“The problem,” Nolan said, “is when people are not informed and they choose one hospital over another for the wrong reasons.”
Barbra Drenski, OnCourse Learning senior human resources generalist-benefits and compensation, said benefits beyond salary can make up as much as 27% of an employee’s total compensation package.
Drenski said there are a couple of benefits that many people overlook or don’t examine closely enough when interviewing for a job, including the specifics of the company’s 401k or other retirement plan beyond the employer match percentage. “People overlook the vesting schedule,” Drenski said. “The employer may match, but then they don’t ask, ‘Is it vested immediately? Is it vested over a five-year time frame?’ If you only stay with a company for three years and your vesting schedule is over five, then you’re not going to get 100% of that employer match.”
Drenski also stresses the importance of making sure the employer offers a health savings account, especially if a high-deductible medical plan is part of the benefits package. “It’s a great way to save money on a pre-tax basis for out-of-pocket medical, dental and vision expenses,” Drenski said.
Because benefits play such a key role in total compensation, there is no wrong time to discuss them during an interview process, Drenski said. The higher the level of one’s job, the more important a benefits package usually becomes in determining whether a prospective employee accepts an offer.
Being informed about benefits an employer offers before beginning negotiations also is important. This process often starts with looking at a potential employer’s website, where basic benefits usually are listed. But Nolan suggests digging a little deeper. She said nurses can call the HR department and ask for specifics about such things as salary ranges and tuition reimbursement. This will allow a nurse to realize she or he has room to negotiate.
And a simple phone call to a friend — or a friend of a friend — often is the best way to determine the work environment of a hospital or other organization. Some hospitals even will allow prospective employees to share a day with a nurse to get a firsthand experience.
Once a nurse has all the information she or he can get, the negotiating process becomes a little easier, but it’s still necessary to know where to draw the line. Nolan said once you tell an employer what it is you can’t live without, you have to be serious. If you aren’t willing to actually walk away from a job because of a certain benefit, then don’t say that’s what you are going to do.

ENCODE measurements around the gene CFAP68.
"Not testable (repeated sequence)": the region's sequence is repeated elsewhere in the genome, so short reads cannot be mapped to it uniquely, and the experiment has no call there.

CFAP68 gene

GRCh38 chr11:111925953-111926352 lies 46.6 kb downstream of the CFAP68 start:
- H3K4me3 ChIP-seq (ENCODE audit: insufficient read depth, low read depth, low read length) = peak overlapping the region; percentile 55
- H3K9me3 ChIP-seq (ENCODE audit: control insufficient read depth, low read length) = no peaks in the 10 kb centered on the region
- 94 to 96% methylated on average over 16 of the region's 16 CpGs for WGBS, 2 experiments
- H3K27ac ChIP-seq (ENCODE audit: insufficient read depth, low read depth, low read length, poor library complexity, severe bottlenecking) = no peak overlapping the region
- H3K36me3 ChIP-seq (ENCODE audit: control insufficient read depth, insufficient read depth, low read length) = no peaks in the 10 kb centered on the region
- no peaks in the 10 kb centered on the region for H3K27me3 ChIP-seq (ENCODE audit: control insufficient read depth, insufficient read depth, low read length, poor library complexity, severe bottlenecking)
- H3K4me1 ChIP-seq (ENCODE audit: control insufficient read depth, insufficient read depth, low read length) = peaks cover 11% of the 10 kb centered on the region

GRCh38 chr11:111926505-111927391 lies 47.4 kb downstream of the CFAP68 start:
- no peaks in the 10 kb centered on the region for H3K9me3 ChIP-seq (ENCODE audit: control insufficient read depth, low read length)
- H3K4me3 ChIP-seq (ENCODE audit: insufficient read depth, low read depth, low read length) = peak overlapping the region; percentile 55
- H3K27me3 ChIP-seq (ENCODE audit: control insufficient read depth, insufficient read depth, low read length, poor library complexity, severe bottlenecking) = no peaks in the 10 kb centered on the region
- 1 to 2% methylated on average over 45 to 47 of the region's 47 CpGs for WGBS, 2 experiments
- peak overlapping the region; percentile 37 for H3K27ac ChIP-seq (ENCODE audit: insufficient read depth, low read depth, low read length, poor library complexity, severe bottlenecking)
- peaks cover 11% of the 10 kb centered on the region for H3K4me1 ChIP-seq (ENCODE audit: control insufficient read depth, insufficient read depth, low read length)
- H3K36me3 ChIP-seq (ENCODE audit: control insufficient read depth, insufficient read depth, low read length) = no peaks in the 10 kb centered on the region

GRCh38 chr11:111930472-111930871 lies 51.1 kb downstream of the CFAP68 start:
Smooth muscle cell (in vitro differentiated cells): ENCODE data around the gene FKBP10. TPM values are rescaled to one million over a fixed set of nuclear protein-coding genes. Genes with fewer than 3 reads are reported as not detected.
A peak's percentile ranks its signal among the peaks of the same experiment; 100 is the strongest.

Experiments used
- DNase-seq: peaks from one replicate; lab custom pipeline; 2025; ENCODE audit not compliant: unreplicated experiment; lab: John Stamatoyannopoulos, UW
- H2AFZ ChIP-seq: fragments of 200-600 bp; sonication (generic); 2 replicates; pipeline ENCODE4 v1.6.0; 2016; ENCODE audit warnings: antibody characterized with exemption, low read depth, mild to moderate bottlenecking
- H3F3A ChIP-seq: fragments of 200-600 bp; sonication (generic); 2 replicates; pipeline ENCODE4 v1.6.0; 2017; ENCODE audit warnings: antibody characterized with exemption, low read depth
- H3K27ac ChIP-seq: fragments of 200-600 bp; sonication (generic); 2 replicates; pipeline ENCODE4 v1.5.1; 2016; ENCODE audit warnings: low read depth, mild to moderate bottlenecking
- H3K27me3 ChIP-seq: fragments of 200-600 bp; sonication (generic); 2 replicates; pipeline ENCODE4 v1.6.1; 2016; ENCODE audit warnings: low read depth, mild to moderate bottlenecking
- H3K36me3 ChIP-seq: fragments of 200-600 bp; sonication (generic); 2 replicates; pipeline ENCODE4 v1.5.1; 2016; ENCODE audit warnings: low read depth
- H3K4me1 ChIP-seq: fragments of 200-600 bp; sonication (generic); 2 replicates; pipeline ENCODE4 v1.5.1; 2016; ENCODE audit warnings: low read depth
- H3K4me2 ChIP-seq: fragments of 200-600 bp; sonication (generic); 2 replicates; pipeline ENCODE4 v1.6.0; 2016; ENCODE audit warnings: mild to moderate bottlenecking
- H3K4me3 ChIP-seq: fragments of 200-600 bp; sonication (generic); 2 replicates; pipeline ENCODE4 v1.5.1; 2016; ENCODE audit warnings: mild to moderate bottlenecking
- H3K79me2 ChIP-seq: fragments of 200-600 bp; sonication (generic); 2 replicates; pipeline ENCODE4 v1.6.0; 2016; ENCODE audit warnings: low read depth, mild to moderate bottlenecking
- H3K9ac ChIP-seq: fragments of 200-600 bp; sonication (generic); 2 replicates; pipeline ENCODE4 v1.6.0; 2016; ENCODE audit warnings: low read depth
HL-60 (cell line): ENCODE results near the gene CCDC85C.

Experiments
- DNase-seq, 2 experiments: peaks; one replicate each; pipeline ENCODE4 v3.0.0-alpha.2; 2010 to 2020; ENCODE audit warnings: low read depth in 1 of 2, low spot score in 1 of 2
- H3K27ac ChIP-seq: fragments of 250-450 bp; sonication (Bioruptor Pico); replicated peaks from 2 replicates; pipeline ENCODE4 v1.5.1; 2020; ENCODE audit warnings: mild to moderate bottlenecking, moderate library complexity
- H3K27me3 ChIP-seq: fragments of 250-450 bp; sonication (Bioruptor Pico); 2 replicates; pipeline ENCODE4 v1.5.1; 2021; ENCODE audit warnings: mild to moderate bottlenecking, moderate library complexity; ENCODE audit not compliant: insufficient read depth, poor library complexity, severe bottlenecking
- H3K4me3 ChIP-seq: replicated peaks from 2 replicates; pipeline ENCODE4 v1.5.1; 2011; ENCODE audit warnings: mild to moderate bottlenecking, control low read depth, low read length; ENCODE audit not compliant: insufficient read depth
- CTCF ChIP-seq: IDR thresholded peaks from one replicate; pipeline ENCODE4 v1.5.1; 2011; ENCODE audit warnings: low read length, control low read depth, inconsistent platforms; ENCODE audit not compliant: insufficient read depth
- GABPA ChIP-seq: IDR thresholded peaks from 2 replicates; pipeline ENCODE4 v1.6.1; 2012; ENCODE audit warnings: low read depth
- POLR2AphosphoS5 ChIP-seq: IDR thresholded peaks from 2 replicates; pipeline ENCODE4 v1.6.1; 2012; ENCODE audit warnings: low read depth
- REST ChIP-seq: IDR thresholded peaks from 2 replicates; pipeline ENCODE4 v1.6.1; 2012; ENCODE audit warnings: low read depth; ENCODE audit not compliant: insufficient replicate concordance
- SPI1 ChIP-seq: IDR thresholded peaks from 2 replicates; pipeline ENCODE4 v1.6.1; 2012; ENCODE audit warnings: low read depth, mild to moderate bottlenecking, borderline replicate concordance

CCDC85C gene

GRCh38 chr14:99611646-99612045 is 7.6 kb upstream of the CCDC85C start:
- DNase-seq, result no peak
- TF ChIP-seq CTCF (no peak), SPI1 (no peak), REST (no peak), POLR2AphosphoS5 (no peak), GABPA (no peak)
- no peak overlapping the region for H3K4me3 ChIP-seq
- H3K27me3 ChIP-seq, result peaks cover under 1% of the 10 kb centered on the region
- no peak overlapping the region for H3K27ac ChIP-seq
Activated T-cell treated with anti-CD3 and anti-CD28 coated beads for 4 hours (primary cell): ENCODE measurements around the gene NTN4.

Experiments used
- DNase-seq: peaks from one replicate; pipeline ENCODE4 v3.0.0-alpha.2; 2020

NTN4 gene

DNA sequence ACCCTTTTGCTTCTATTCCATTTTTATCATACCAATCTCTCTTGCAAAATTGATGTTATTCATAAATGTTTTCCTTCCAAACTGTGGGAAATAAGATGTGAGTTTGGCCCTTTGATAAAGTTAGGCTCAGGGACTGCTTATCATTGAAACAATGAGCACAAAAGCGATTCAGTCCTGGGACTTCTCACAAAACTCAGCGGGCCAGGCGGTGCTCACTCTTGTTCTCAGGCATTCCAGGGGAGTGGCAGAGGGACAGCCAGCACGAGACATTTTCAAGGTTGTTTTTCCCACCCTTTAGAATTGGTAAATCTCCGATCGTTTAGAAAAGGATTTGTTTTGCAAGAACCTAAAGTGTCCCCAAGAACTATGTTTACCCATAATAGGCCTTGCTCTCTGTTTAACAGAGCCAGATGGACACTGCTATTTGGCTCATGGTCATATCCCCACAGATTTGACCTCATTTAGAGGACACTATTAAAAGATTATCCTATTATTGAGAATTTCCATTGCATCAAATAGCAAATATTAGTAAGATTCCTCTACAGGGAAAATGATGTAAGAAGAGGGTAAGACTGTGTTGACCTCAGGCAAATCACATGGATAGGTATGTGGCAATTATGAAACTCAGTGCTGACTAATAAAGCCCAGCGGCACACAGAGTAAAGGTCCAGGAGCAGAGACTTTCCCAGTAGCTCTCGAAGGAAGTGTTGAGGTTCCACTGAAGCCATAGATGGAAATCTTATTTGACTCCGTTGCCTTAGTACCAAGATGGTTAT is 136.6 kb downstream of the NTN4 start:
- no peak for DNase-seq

Freelance writer Tom Clegg contributed to the writing and research of this article.
CE328-60: Keeping Colleagues
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The cost of replacing a staff nurse is estimated to run between $36,900 to $57,300. Replacing a nurse with additional training, such as critical care or labor and delivery, may cost as much as twice the nurse’s annual salary. While much of the responsibility for nurse retention has been placed on the nurse administration hierarchy, nurses themselves must take an active role in understanding why colleagues remain and help develop a work environment that promotes retention of nurse colleagues.
CE622: Succession Planning in Nursing
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To ensure a pool of qualified internal candidates, succession planning is a necessary business strategy. Succession planning encompasses the focused, formal assessment and development of individuals for future positions in leadership. The Bureau of Labor Statistics lists registered nursing as the occupation with the highest probability of job growth through 2022 with a probable growth increase from 2.71 million in 2012 to 3.4 million in 2022. There will be a need for 525,000 replacement nurses due to those leaving the workforce. When coupled with the total projected growth, 2022 promises to demonstrate a shortage of 1.05 million registered nurses. According to a 2013 survey, 55% of the nursing workforce is 50 years of age or older. With baby boomers (those born between 1946 and 1964) moving into retirement, healthcare facilities need to hire and retain qualified leadership personnel in a competitive market.